But now that I am 8 weeks and have heard a heartbeat, I am feeling less superstitious and ready to continue and while the road started at infertility, that it not where it will end. So here is what you may have missed in the last weeks:
Two live baby scans; both came with a side of strong heartbeat! Two episodes of spotting/ bleeding that left me a complete and utter wreck. A rhogam shot (because of the bleeding) that further bruised my tender side and took-up three quarters of my day. An it-couldn't-have-happened-sooner discontinuation of the evil progesterone shots. (I was completely out of virgin flesh, and the bruising was something fierce, and I am still feeling the flavor deep inside the meet.) Finally being unceremoniously shoved out of the Cornell nest into the Obstetrics wild. (I at least expected an IVF completion certificate.)
And then there is the nausea.....
Tuesday, September 29, 2009
It is a little hard to accept that this actually worked. I was really preparing myself for IVF round 2 and the big bad news. I almost feel like I got off relatively easy. Isn't that twisted? I only had to inject myself 30 times and have surgery twice to get pregant.
I am still proceeding with cautious optimism. I started telling friends and dreaming of names. I suppose I have to call it Cornell.
Tuesday, September 15, 2009
I am going to go talk to some food about this!
Saturday, September 12, 2009
Am I pregnant?
A myriad of responses popped in my head: Maybe? How should I know? Probably not. I hope so. Outlook hazy; try again. And finally, fuck off. I didn't want to explain that I was trying to get pregnant and was waiting to find out. I really didn't want to explain anything. As though it was a trick question, I debated back and forth, trying to decide what was the right answer. Saying no seemed pessimistic, but saying yes seemed, well, like lying. But at 5 days past transfer there is no right answer. This was supposed to be a calming break for me and there I was stressing over the questionnaire. What would I do when they tried to upsell me with add-on treatments? Well I would say yes of course, and so I said yes. I am pregnant. A week from now, I may not be, but Svetlana, the facialist, will never know any better.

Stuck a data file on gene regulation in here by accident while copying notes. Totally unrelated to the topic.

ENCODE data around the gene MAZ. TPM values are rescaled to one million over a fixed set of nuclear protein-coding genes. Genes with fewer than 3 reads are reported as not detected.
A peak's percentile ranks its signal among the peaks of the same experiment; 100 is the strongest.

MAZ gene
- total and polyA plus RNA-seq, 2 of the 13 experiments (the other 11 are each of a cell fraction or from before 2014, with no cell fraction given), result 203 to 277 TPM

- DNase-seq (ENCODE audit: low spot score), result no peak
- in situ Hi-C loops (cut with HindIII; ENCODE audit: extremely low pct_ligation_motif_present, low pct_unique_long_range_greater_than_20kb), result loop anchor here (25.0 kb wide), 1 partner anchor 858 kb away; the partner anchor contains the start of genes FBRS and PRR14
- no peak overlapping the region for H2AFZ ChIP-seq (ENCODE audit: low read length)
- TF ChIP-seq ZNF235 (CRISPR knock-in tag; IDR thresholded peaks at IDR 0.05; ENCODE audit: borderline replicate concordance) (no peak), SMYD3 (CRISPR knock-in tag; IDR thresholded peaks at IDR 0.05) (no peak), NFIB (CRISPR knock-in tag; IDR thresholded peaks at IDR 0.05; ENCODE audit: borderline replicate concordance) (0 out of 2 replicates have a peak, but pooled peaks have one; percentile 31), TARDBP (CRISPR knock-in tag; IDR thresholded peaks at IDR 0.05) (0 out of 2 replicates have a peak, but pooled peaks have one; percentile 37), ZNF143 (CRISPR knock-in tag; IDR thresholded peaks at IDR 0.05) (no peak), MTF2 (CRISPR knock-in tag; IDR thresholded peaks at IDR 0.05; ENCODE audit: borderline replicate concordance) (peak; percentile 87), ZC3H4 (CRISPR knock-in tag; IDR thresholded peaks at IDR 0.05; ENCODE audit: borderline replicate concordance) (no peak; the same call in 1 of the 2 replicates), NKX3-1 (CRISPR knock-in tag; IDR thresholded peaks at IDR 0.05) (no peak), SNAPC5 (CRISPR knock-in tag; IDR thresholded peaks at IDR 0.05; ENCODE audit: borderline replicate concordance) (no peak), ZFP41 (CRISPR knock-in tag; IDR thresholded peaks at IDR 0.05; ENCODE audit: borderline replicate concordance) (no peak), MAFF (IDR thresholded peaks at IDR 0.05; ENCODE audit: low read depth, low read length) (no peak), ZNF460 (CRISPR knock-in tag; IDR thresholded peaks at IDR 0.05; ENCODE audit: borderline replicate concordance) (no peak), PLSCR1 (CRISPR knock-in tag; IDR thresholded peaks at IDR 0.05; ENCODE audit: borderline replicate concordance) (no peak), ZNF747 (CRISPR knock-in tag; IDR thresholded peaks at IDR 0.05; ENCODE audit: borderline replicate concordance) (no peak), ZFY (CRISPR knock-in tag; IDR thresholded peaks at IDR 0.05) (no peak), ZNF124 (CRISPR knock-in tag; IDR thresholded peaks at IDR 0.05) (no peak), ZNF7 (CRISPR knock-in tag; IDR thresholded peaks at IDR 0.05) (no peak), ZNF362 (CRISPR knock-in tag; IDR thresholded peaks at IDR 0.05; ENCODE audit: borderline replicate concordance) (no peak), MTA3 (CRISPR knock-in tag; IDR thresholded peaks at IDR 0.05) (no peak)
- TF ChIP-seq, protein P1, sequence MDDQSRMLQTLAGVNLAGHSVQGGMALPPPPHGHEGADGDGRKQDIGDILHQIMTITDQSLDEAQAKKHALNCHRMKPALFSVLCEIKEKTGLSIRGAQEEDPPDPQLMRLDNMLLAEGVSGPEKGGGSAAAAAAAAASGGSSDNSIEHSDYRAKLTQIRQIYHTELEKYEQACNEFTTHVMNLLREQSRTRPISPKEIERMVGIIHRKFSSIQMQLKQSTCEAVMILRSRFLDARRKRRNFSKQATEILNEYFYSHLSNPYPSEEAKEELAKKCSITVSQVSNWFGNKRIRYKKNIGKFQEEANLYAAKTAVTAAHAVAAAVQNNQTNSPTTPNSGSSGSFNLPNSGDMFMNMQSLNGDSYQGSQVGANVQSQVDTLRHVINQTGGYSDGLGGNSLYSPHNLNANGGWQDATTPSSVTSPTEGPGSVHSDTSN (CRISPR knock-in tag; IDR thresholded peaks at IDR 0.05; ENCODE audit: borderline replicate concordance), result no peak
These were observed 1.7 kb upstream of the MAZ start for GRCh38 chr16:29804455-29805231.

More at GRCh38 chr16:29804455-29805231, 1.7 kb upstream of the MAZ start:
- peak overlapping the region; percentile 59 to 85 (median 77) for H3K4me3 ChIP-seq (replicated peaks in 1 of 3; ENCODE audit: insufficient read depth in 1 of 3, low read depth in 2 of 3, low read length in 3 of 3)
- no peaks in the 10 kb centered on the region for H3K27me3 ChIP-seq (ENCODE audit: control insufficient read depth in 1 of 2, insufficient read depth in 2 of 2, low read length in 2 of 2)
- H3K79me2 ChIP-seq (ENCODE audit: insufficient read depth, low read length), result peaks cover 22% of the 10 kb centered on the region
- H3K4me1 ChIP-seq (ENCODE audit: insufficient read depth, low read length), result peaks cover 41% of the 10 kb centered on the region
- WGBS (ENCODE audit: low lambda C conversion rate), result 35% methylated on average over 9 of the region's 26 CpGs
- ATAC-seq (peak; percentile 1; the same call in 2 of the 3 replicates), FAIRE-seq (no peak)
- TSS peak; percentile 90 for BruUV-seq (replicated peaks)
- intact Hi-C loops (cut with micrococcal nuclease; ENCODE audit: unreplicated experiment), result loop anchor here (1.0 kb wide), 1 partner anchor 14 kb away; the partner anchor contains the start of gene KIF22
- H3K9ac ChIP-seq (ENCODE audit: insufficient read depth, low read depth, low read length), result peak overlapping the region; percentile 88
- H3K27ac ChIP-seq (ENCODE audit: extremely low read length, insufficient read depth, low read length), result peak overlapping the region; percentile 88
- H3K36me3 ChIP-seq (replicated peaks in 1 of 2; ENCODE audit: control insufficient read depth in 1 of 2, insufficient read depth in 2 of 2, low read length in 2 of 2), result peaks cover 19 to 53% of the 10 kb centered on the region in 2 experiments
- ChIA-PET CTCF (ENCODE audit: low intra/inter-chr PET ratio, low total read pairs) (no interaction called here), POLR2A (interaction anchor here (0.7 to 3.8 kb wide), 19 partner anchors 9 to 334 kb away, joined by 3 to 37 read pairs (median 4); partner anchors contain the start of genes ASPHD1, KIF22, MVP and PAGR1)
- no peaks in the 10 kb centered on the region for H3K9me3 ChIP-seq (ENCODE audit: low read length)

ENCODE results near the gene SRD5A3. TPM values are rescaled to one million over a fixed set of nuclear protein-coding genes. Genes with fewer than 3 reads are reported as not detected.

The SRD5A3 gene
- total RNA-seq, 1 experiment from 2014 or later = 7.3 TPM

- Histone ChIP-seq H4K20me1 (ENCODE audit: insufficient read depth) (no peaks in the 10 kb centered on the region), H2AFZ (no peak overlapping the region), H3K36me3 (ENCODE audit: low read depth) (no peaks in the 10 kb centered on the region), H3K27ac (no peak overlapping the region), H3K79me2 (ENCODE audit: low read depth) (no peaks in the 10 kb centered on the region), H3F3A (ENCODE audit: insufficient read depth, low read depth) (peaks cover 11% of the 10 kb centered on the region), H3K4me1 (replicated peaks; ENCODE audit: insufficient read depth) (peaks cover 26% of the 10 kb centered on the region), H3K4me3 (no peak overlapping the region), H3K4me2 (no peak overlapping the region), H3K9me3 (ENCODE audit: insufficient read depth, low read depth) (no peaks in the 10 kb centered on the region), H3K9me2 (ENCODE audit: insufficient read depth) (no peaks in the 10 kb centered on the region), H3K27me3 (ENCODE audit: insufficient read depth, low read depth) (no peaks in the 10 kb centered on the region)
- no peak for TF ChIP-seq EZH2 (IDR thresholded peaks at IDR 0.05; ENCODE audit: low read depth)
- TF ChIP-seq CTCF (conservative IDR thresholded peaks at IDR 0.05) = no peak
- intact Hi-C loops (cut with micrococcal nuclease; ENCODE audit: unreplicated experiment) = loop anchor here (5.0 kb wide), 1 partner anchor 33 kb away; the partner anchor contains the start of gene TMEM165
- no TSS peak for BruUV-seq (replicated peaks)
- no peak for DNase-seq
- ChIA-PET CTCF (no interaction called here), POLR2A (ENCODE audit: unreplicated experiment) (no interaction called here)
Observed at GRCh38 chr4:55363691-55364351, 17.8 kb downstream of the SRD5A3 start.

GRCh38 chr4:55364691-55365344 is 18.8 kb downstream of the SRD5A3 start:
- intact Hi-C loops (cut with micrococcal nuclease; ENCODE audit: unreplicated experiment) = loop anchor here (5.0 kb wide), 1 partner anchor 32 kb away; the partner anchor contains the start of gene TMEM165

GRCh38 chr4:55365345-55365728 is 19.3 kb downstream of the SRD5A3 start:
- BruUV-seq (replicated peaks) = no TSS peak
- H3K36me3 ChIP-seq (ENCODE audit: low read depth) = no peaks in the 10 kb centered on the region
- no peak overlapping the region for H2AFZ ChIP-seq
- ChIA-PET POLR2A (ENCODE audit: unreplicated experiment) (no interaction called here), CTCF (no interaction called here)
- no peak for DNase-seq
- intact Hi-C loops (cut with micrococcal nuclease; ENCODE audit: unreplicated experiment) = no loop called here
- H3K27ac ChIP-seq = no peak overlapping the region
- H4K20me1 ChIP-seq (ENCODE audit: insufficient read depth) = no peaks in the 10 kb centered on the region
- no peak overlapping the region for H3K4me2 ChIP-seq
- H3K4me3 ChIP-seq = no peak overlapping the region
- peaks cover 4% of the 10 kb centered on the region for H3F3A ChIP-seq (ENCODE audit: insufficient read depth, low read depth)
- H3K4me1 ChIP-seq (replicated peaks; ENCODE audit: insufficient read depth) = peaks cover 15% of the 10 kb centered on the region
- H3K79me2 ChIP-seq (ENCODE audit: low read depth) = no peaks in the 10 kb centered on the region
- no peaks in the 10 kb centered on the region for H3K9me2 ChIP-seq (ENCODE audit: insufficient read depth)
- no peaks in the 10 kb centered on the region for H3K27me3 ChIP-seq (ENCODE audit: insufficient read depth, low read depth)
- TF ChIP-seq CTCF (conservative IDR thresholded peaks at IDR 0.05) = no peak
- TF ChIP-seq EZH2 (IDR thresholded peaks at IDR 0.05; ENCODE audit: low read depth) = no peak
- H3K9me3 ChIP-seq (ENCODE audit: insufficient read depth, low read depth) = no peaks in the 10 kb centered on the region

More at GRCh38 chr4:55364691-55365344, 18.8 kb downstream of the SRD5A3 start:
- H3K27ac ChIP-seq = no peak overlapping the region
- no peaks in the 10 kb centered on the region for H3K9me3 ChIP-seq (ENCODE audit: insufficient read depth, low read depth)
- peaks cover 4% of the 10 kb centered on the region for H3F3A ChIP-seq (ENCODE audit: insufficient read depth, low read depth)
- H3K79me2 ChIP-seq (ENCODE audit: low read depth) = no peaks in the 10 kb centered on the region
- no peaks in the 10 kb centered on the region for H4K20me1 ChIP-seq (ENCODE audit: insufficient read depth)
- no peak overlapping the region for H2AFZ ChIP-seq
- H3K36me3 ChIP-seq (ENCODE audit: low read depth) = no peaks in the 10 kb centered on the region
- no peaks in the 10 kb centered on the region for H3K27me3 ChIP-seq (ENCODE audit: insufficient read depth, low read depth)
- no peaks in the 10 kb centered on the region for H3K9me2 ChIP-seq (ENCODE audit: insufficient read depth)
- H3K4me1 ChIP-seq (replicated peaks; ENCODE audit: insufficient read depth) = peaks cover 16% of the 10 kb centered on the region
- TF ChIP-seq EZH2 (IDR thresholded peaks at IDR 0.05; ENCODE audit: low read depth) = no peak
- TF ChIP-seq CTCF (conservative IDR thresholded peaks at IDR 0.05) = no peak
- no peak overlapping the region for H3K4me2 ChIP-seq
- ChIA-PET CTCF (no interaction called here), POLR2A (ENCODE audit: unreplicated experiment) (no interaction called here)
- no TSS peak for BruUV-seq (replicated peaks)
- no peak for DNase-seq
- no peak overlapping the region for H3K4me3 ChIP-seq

When she walked into the room, she congratulated me. I cringed a little, thanked her and told her it was still very, very early. With that out of the way, the cleansing, exfoliating and extracting commenced. It was heavenly to be pampered -aside from the embarrassing amount of squeezing that went on. All that questioning left me so vulnerable that I even agreed to a hydrating seaweed mask which I am sure did nothing more then left me smelling like a california roll.
In the end, she wished me good luck. I started to tell her that I needed all the luck I could get right now. It did seem a little psychotic to be telling half-truths (or half-falses?) about the happenings in my uterus, but I didn't want to care anymore. For the first time in my life I was pregnant. And, apparently, neurotic. But Svetlana doesn't need to know that either.
I walked out glowing. It could be the pregnancy, but I am guessing it was probably the seaweed.
Friday, September 11, 2009
Wednesday, September 9, 2009
When used correctly the internet can be a force of good. Because of the endless information available with a well placed boolean operator, I have supplemented what I learned from my doctors and prepared myself for each step down this barren path. But it is also a treasure trove of half-truths, dangerous advice and mindless information. Anyone with web access can say what they want (case in point: this blog), and it is our job to shift through the pyrite.